The Trouble With ‘Waipo’ During My Summer Vacation in China

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The summer had come and gone quicker than I ever expected. This summer by far was the best summer I had as a student. I traveled a lot in China and most of it was not paid for by me. First I did a summer camp job in Zhejiang province, then went to visit a friend in Hunan, then to Yunnan with my friend and her family, and last to Chongqing for a quick visit.

During my travels, I had some problems, but not too many. One of the problems was Waipo. Waipo means maternal-grandmother in Mandarin Chinese. Even though I am not married to a Chinese man, I do have a Chinese family. Waipo is my Chongqing brother’s grandma. I’ve known my brother for almost ten years and so his family is like my own. (Nothing romantic at all, I have someone else in the picture!)

Waipo and Waigong (grandpa) are really hospitable and your typical Chinese grandparents that want to make sure you are well-fed and happy. However, I am fiercely independent and showed my independence while spending time with them.

After Yunnan, I had Lao Har (老汉儿), which is Chongqing dialect for father, come to pick me up from the train station. We immediately went to Fairy Maiden Mountain (仙女山). It was my second time going and was looking forward to the cool mountain weather again. The reason I went up the mountain was because my brother was not in Chongqing during the time I was there.

However, I knew that when we arrived, Waipo was going to feed me…a lot. I went to Hainan during Spring Festival and Waipo fed me so much in Hainan that I gained about 3 kilos!

We argued about how much I should eat. But, it wasn’t always about food we talked about. She discussed how much she dislikes my hair, about how much meat I have on my bones, and how I should go for walks more to help me lose weight.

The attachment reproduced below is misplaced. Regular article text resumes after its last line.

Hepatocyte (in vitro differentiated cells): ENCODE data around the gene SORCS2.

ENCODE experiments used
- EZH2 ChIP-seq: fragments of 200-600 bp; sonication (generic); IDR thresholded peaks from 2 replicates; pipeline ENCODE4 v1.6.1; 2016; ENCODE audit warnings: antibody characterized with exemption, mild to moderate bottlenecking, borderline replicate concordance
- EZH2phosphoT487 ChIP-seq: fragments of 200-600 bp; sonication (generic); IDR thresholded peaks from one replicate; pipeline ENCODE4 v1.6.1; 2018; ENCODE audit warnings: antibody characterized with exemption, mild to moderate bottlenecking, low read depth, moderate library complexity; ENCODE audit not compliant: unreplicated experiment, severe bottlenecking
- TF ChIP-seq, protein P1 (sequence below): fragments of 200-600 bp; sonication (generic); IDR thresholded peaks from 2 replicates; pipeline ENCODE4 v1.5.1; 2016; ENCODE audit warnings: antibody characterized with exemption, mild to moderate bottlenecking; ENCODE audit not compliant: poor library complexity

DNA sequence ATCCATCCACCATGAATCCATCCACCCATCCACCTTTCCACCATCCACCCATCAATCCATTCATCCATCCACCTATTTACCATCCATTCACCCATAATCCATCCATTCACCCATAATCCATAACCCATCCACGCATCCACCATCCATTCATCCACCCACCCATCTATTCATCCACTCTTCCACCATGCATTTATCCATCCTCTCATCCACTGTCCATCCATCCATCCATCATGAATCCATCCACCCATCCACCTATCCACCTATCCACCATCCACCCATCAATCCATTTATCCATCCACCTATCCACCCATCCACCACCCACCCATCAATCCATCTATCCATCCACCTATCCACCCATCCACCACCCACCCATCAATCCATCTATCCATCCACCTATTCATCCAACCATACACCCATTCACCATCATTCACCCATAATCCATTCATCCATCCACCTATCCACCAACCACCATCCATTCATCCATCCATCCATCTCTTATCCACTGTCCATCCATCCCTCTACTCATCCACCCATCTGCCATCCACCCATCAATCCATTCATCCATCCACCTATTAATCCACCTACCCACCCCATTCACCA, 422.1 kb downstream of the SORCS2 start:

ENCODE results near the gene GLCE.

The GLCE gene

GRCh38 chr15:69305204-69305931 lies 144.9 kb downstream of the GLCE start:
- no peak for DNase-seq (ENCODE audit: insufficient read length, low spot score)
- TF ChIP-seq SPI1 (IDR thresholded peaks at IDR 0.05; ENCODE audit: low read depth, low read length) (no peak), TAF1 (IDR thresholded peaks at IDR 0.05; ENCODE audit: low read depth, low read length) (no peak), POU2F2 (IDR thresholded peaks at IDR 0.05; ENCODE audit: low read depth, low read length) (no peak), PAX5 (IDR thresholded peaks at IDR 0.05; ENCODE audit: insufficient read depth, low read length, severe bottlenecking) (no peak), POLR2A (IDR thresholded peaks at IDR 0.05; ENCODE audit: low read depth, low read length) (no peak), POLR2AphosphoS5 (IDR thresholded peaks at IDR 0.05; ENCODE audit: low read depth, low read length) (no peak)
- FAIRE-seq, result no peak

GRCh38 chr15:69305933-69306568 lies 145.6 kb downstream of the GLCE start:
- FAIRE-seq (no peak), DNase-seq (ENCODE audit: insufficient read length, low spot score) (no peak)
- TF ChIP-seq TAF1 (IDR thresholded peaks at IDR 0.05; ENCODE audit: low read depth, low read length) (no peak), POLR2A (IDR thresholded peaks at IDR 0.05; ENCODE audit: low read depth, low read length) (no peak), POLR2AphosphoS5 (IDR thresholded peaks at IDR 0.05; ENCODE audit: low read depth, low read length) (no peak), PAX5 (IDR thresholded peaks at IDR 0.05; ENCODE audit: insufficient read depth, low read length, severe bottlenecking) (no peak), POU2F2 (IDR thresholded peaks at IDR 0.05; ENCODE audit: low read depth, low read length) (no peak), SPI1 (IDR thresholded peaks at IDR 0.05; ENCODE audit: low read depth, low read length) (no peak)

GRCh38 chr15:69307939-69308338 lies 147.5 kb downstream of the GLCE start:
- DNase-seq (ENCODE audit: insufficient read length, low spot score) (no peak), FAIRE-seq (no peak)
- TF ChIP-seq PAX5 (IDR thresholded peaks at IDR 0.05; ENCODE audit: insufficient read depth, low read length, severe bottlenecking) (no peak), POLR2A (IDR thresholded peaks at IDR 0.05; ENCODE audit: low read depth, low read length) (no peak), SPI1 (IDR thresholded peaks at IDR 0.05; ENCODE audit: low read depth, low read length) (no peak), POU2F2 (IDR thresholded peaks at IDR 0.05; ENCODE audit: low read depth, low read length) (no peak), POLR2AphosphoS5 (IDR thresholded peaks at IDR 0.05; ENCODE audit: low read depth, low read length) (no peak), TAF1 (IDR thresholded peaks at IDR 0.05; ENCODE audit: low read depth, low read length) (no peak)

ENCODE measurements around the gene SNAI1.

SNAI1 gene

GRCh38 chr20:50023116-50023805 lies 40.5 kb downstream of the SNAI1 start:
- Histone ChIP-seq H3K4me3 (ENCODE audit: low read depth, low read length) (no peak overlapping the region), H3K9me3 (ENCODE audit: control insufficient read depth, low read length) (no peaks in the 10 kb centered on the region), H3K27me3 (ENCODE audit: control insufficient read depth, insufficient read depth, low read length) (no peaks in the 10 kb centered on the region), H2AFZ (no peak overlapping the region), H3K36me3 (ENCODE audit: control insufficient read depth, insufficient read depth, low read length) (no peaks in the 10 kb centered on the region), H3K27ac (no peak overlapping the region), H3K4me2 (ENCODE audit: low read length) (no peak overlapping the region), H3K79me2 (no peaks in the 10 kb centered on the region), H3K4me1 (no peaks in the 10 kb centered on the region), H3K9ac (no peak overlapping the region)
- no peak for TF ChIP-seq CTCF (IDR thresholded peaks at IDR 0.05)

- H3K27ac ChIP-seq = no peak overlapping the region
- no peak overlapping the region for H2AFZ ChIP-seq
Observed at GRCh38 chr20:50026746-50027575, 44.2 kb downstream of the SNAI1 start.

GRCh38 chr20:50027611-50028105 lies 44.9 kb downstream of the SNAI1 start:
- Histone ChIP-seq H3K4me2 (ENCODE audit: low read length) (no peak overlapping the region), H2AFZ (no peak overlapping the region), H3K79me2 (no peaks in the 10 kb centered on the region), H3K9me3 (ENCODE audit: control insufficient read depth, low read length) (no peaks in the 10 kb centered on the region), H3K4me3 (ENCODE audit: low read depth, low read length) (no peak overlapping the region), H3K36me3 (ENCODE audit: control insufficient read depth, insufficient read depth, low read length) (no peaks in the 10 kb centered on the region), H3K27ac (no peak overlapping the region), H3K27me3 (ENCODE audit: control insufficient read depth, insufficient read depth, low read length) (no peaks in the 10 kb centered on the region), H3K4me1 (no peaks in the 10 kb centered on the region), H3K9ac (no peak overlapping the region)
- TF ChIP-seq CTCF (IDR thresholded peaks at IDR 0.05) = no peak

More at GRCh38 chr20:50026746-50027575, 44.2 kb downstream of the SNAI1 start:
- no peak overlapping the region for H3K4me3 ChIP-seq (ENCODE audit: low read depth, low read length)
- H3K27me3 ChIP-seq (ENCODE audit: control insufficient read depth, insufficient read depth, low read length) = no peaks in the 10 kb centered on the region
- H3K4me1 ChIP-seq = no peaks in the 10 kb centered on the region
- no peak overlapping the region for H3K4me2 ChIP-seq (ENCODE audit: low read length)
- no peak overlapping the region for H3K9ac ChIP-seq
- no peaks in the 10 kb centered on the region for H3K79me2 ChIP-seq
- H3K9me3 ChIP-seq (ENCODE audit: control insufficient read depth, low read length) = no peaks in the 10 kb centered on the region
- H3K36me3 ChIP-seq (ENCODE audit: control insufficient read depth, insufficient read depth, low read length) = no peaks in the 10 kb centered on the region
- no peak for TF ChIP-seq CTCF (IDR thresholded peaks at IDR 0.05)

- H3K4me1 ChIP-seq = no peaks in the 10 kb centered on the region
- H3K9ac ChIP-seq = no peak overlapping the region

Fortunately, I had to remind myself that she is a woman from an older generation and that I had to not think too critically of what she says. After some discussions with some friends, I had decided to just ignore it for the entire duration of my stay. Luckily, I was able to go down to the city after six days of being in the mountains.

Even though I am not married into a Chinese family, it feels like I am sometimes.

Therefore, I want to tell the women who are married into families of different cultures, you are amazing the way you are.

Holly Hollins

Holly Hollins is an American from Michigan and currently a graduate student in Shanghai. Besides studying, she enjoys writing stories pertaining to WWAM couples and also LGBT themes. She is involved in the LGBT community in Shanghai and a member of Lesqueers. Holly also is a big advocate for autism and does professional presentations on the topic in China and in Michigan, USA.

2 comments

  1. Haha… Just enjoy the attention when it comes to food. You won’t get that kind of attention anywhere. Chinese families are like that. When they care for you or regard you as family, they will attend and push food to you and ensure that you don’t go hungry even if you are not hehehe. It is nice to be the center of all the attention now and then. Being fiercely independent is not always a good thing. You need to let go and go with the flow now and then. That is actually good for the soul. I don’t mind being the emperor of the day myself, now and then. Or often, if truth be told. Just don’t take what waipo says too seriously. Am sure she did not mean to criticize per se, just some grandmotherly concern. Humour her and yourself. Love is like that.

    1. Luckily I just don’t think too much about it these days and just let go what she has said. It’s kind of hard to get used to being taken care of due to living in China for almost a year and being on my own. It’s just strange being cared about although I don’t mind it.

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